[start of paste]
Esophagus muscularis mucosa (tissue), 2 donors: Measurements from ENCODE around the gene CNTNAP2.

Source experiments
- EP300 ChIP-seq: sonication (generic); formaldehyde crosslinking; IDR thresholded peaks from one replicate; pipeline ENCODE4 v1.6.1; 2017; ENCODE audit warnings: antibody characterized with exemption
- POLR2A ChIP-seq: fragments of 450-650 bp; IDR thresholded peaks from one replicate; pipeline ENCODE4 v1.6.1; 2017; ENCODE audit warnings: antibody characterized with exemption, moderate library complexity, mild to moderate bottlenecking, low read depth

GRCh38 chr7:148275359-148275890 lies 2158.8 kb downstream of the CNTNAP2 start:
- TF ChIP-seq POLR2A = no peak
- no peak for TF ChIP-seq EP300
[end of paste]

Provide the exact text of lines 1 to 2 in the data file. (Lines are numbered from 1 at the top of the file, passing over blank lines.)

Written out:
Esophagus muscularis mucosa (tissue), 2 donors: Measurements from ENCODE around the gene CNTNAP2.

Source experiments